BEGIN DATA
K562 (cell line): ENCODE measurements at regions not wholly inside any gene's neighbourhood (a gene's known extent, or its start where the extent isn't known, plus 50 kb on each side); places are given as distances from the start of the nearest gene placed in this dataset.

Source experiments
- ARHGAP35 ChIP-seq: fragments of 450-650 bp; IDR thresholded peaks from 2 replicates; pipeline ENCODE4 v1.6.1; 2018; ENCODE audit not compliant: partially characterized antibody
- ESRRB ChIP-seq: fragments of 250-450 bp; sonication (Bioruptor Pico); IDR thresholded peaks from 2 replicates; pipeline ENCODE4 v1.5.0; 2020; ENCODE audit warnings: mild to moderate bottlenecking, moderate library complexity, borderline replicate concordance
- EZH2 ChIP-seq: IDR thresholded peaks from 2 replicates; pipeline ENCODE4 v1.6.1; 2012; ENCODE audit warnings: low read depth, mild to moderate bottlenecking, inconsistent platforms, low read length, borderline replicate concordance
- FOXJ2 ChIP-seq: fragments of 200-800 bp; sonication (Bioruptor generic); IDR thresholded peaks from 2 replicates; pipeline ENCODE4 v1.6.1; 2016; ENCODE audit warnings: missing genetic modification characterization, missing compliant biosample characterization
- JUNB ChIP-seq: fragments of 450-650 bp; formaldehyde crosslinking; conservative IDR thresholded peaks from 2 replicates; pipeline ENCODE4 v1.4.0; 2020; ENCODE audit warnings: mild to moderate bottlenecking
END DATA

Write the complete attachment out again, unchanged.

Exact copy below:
K562 (cell line): ENCODE measurements at regions not wholly inside any gene's neighbourhood (a gene's known extent, or its start where the extent isn't known, plus 50 kb on each side); places are given as distances from the start of the nearest gene placed in this dataset.

Source experiments
- ARHGAP35 ChIP-seq: fragments of 450-650 bp; IDR thresholded peaks from 2 replicates; pipeline ENCODE4 v1.6.1; 2018; ENCODE audit not compliant: partially characterized antibody
- ESRRB ChIP-seq: fragments of 250-450 bp; sonication (Bioruptor Pico); IDR thresholded peaks from 2 replicates; pipeline ENCODE4 v1.5.0; 2020; ENCODE audit warnings: mild to moderate bottlenecking, moderate library complexity, borderline replicate concordance
- EZH2 ChIP-seq: IDR thresholded peaks from 2 replicates; pipeline ENCODE4 v1.6.1; 2012; ENCODE audit warnings: low read depth, mild to moderate bottlenecking, inconsistent platforms, low read length, borderline replicate concordance
- FOXJ2 ChIP-seq: fragments of 200-800 bp; sonication (Bioruptor generic); IDR thresholded peaks from 2 replicates; pipeline ENCODE4 v1.6.1; 2016; ENCODE audit warnings: missing genetic modification characterization, missing compliant biosample characterization
- JUNB ChIP-seq: fragments of 450-650 bp; formaldehyde crosslinking; conservative IDR thresholded peaks from 2 replicates; pipeline ENCODE4 v1.4.0; 2020; ENCODE audit warnings: mild to moderate bottlenecking